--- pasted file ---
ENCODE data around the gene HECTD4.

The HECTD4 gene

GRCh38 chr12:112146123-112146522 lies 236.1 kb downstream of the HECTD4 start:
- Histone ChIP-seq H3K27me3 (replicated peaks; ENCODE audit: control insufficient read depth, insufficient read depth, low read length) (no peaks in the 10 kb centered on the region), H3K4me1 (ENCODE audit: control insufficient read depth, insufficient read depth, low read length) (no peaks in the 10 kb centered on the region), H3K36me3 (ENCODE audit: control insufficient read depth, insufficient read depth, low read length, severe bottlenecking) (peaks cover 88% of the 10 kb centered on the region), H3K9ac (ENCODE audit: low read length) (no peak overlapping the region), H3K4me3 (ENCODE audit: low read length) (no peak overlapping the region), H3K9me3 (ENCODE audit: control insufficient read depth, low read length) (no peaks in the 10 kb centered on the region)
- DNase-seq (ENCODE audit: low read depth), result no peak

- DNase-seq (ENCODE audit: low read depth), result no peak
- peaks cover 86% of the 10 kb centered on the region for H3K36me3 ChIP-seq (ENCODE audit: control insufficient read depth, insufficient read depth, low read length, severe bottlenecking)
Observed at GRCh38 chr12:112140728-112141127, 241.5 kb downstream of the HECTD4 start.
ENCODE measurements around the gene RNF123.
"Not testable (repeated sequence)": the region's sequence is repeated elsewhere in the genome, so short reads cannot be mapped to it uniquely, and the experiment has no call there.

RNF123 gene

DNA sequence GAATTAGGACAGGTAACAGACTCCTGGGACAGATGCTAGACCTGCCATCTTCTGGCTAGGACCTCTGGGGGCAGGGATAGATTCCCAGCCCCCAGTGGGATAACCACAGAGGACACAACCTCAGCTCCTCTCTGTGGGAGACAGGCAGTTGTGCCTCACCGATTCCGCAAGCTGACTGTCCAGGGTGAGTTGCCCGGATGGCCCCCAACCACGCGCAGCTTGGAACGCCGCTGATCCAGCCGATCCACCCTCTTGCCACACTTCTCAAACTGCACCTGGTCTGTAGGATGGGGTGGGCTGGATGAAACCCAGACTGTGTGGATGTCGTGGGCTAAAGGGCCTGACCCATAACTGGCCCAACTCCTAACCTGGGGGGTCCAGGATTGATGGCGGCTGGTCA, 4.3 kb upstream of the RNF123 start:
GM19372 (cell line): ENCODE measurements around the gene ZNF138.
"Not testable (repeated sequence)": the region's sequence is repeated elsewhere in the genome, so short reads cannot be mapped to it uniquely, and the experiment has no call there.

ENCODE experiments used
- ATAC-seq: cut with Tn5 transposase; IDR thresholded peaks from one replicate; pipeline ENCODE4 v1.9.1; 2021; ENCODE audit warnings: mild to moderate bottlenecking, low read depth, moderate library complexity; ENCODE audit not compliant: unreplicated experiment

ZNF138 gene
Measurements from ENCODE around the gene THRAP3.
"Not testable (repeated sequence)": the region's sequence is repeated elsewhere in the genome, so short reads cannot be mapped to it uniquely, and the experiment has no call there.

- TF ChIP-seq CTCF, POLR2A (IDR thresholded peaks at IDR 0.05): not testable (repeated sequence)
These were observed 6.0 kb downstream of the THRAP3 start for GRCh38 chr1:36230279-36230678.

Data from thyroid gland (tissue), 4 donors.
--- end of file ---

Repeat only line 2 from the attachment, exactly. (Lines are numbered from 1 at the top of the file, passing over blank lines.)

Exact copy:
The HECTD4 gene